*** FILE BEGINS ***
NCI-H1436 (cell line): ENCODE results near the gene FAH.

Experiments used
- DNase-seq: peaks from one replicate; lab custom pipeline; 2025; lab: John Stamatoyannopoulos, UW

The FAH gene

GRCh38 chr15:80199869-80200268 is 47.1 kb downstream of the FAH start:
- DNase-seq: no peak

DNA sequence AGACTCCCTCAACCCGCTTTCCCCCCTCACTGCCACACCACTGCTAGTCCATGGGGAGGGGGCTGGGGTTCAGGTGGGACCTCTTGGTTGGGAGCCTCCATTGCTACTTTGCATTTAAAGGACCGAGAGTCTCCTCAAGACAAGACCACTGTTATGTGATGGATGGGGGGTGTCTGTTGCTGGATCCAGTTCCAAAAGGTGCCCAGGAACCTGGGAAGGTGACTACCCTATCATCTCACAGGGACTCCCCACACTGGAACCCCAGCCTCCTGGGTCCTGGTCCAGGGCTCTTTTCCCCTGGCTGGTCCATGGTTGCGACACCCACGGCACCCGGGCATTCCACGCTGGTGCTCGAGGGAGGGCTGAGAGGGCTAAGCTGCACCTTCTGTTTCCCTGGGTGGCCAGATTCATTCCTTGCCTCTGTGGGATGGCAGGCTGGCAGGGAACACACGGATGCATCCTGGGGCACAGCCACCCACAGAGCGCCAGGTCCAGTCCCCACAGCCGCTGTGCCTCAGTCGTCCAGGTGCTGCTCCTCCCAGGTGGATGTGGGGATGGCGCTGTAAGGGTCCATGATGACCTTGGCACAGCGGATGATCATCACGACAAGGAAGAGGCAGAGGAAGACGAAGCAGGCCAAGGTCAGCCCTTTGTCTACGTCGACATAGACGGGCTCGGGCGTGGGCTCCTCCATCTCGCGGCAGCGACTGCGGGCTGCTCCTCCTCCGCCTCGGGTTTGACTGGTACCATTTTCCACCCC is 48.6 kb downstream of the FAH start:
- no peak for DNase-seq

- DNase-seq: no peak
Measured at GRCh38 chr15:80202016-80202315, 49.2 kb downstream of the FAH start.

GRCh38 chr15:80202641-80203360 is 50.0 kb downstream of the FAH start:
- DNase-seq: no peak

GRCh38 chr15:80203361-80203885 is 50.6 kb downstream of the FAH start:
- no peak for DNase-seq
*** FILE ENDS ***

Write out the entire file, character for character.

NCI-H1436 (cell line): ENCODE results near the gene FAH.

Experiments used
- DNase-seq: peaks from one replicate; lab custom pipeline; 2025; lab: John Stamatoyannopoulos, UW

The FAH gene

GRCh38 chr15:80199869-80200268 is 47.1 kb downstream of the FAH start:
- DNase-seq: no peak

DNA sequence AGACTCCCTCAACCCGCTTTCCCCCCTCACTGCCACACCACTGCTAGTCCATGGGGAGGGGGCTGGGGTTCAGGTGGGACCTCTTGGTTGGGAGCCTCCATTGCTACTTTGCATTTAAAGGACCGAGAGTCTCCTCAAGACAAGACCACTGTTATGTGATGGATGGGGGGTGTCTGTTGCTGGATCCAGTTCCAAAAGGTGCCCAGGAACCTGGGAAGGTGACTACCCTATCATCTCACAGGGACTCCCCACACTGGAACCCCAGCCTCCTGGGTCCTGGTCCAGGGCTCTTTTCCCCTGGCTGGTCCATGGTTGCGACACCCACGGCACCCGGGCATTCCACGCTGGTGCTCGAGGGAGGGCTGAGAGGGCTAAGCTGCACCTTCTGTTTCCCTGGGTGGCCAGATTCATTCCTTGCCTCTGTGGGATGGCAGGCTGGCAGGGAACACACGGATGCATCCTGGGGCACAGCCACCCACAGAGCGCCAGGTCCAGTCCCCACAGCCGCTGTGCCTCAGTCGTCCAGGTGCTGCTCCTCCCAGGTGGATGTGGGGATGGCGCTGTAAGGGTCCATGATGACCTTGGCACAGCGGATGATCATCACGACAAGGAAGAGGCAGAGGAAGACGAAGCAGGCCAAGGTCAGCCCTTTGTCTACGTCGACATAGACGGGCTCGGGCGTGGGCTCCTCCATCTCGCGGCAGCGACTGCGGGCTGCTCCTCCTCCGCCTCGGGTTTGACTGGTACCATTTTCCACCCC is 48.6 kb downstream of the FAH start:
- no peak for DNase-seq

- DNase-seq: no peak
Measured at GRCh38 chr15:80202016-80202315, 49.2 kb downstream of the FAH start.

GRCh38 chr15:80202641-80203360 is 50.0 kb downstream of the FAH start:
- DNase-seq: no peak

GRCh38 chr15:80203361-80203885 is 50.6 kb downstream of the FAH start:
- no peak for DNase-seq